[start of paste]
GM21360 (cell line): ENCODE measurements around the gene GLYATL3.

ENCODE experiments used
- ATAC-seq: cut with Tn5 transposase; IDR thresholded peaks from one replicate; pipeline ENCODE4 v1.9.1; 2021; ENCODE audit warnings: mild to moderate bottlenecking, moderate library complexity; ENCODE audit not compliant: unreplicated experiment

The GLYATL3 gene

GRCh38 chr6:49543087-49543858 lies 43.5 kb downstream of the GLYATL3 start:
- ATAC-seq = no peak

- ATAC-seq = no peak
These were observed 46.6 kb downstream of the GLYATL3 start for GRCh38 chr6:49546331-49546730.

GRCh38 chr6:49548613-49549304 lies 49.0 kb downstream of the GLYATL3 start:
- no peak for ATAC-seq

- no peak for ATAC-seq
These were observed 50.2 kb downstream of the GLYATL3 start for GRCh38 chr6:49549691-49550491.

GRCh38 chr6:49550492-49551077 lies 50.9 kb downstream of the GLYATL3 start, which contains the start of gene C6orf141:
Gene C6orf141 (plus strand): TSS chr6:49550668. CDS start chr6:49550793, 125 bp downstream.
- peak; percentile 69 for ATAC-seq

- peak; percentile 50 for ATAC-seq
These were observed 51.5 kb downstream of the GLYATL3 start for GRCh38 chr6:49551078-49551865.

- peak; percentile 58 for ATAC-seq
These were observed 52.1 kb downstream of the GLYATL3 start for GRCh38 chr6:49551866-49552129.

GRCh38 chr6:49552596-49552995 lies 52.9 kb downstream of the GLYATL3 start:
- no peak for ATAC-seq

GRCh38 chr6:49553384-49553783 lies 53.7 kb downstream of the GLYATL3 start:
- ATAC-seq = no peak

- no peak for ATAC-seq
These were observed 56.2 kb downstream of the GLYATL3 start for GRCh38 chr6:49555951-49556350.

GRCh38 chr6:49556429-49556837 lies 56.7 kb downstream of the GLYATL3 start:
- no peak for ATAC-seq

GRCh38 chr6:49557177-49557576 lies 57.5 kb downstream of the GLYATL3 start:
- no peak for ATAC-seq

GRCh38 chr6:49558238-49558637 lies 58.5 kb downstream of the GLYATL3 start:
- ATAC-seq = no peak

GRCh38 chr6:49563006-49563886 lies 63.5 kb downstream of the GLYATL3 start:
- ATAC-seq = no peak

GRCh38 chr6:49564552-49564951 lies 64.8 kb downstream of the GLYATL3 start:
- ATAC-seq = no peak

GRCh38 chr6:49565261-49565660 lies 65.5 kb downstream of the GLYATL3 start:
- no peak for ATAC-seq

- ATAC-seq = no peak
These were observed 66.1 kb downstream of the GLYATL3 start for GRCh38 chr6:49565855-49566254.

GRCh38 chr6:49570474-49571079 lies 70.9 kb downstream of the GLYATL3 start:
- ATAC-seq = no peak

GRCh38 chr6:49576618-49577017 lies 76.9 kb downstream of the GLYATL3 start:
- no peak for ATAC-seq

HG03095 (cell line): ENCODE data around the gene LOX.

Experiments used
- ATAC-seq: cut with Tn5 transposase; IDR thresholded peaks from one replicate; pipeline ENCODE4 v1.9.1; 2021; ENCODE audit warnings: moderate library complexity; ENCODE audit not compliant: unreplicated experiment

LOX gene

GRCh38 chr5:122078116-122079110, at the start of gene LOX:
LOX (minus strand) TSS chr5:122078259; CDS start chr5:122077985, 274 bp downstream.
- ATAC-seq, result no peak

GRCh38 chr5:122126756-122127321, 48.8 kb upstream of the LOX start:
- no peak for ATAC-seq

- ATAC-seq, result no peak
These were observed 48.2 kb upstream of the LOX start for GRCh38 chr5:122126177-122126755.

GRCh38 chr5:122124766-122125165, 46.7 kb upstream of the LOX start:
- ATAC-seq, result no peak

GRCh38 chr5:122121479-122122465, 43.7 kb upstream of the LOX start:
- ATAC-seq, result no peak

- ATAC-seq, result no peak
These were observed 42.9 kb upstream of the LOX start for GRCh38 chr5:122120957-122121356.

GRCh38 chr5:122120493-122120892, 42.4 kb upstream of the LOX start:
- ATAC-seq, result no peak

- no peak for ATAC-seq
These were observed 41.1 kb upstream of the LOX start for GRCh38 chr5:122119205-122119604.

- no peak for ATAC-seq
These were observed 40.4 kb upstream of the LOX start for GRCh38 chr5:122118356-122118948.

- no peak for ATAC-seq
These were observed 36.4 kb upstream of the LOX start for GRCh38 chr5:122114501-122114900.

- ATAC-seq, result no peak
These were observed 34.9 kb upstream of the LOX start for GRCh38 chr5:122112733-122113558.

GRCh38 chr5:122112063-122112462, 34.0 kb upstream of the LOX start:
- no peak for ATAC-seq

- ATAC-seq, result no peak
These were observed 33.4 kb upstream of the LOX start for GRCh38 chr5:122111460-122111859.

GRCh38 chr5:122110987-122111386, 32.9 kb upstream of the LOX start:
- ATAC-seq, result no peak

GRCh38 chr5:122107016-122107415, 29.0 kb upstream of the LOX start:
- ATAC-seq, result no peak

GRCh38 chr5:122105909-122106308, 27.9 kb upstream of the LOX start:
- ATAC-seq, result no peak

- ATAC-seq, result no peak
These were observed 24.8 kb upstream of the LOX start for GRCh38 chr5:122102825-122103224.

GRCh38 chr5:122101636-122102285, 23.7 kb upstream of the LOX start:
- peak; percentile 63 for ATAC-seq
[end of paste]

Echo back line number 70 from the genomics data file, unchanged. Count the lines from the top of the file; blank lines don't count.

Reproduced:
These were observed 34.9 kb upstream of the LOX start for GRCh38 chr5:122112733-122113558.